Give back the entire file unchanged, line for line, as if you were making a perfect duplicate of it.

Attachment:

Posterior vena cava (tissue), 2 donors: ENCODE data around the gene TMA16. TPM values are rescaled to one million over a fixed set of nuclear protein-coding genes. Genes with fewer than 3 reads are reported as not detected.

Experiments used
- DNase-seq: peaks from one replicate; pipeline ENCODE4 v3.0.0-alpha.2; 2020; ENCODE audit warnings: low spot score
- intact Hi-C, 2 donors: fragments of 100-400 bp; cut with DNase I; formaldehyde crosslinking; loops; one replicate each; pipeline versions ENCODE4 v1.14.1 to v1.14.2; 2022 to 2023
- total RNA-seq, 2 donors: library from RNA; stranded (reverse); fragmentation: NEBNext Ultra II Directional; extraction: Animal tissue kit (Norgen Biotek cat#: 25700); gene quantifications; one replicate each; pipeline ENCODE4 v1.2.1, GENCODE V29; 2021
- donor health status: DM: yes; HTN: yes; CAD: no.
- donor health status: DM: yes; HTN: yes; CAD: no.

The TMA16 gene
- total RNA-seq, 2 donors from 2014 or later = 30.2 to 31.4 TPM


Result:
Posterior vena cava (tissue), 2 donors: ENCODE data around the gene TMA16. TPM values are rescaled to one million over a fixed set of nuclear protein-coding genes. Genes with fewer than 3 reads are reported as not detected.

Experiments used
- DNase-seq: peaks from one replicate; pipeline ENCODE4 v3.0.0-alpha.2; 2020; ENCODE audit warnings: low spot score
- intact Hi-C, 2 donors: fragments of 100-400 bp; cut with DNase I; formaldehyde crosslinking; loops; one replicate each; pipeline versions ENCODE4 v1.14.1 to v1.14.2; 2022 to 2023
- total RNA-seq, 2 donors: library from RNA; stranded (reverse); fragmentation: NEBNext Ultra II Directional; extraction: Animal tissue kit (Norgen Biotek cat#: 25700); gene quantifications; one replicate each; pipeline ENCODE4 v1.2.1, GENCODE V29; 2021
- donor health status: DM: yes; HTN: yes; CAD: no.
- donor health status: DM: yes; HTN: yes; CAD: no.

The TMA16 gene
- total RNA-seq, 2 donors from 2014 or later = 30.2 to 31.4 TPM